Burr & Forman

03.4.2019   |   Blog Articles, Enforcement Actions, Environmental Law Matters, Environmental Protection Agency, EPA

EPA Administrator Nomination Confirmed by Senate While EPA Defends Recent Analysis Showing Decline in Enforcement

The Senate narrowly confirmed Andrew Wheeler as Administrator of the Environmental Protection Agency on Thursday, February 28, 2019, by a vote of 52-47.  No Democrats supported the nomination and one Republican also opposed.  (The Hill).  Interestingly, Senator Joe Manchin (D-W.Va.) voted against Wheeler after having been the only Democrat to support his earlier nomination as Deputy Administrator.  Manchin explained that Wheeler has not demonstrated a desire or will to make progress in standards for drinking water and has worked to roll back certain clean air standards, both of which Manchin believes will have adverse effects on citizens in his State.  Similarly, Susan Collins (R-Maine) also cited Wheeler’s support for rollback in air standards as a reason for her opposition. (Collins Explains Vote).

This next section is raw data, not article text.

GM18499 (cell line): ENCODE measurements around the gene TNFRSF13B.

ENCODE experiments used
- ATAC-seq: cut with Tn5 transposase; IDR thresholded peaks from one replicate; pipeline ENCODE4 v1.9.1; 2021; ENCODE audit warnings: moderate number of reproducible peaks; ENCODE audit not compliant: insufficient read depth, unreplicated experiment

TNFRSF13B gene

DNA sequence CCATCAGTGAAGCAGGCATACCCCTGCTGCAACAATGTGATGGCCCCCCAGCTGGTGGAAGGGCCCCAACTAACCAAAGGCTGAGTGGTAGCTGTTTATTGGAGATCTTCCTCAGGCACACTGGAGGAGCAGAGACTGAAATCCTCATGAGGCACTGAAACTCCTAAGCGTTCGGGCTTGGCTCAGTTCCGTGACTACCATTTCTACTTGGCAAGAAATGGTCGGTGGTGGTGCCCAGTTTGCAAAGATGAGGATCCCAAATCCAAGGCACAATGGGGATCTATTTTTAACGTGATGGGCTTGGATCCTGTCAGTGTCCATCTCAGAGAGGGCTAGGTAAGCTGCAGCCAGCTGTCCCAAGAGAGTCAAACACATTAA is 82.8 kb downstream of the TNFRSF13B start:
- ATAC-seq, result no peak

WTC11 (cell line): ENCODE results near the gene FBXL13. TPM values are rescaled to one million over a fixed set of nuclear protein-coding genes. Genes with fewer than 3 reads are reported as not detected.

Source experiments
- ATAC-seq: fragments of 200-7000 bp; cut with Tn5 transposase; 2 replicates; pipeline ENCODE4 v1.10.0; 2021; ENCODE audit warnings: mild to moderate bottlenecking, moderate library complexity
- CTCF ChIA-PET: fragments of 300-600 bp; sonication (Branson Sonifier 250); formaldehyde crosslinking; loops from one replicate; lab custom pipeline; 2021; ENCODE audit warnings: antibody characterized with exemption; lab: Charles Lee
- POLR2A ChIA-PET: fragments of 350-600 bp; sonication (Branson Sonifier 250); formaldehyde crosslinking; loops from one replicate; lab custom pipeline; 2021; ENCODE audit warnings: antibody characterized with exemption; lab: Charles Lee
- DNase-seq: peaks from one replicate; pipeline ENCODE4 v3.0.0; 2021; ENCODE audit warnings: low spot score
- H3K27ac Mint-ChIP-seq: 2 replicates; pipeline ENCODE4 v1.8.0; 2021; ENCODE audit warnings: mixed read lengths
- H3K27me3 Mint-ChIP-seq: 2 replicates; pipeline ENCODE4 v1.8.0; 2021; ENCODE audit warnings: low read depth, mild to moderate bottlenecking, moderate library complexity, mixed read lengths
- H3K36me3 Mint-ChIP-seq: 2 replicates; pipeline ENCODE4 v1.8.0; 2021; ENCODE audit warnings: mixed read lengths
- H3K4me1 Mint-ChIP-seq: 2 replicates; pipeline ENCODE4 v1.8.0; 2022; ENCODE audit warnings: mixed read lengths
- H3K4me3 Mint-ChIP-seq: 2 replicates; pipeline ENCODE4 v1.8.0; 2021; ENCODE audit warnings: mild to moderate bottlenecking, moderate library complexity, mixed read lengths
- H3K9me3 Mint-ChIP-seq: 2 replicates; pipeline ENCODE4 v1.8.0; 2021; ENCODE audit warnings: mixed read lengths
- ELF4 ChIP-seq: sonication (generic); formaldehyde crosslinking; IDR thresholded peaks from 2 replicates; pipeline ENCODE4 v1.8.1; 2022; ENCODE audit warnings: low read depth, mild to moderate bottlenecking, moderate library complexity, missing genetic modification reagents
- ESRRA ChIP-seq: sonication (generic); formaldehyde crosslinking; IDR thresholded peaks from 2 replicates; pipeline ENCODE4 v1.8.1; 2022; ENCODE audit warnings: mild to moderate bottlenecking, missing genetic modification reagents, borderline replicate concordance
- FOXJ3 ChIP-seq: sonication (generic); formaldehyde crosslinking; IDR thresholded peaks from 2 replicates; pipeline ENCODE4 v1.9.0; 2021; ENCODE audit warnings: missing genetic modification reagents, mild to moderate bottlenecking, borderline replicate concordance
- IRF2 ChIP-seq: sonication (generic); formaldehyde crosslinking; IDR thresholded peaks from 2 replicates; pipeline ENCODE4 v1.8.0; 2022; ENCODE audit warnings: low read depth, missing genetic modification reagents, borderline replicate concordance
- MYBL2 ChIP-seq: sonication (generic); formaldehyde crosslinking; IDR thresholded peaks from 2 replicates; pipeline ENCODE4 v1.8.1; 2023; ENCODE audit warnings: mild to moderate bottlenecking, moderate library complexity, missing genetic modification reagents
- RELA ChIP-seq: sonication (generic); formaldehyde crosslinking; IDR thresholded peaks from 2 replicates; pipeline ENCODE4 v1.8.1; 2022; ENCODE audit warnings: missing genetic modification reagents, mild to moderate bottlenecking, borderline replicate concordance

Wheeler’s confirmation comes amid a Congressional inquiry into recent reports of a significant reduction in EPA enforcement efforts.  Last month, we posted information about an early February report indicating that EPA’s enforcement activities were down in the last fiscal year by approximately 85%.  (Blog, February 4).  In testimony before Congress this week, Susan Bodine, EPA Assistant Administrator for the Office of Enforcement and Compliance Assurance (OECA), explained that, while both the amount of the civil penalties and the number of site inspections it conducted in the 2018 fiscal year were the lowest in at least 10 years for both measures, results are being achieved through a focus on compliance as opposed to enforcement.  (New York Times).  Information also came out during the hearing that the OECA has lost almost 18% of its staff over the last 2 years.  Notwithstanding these enforcement figures, as we pointed out in our blog, primary enforcement is handled in most places by State rather than EPA authorities.  This is in accordance with provisions for federal/State partnerships established in the primary federal environmental statutes.  Generally speaking, so long as funds continue to be provided by EPA for this State enforcement activity, the regulated community should expect these primary enforcement activities to continue at about the same levels as in the past.


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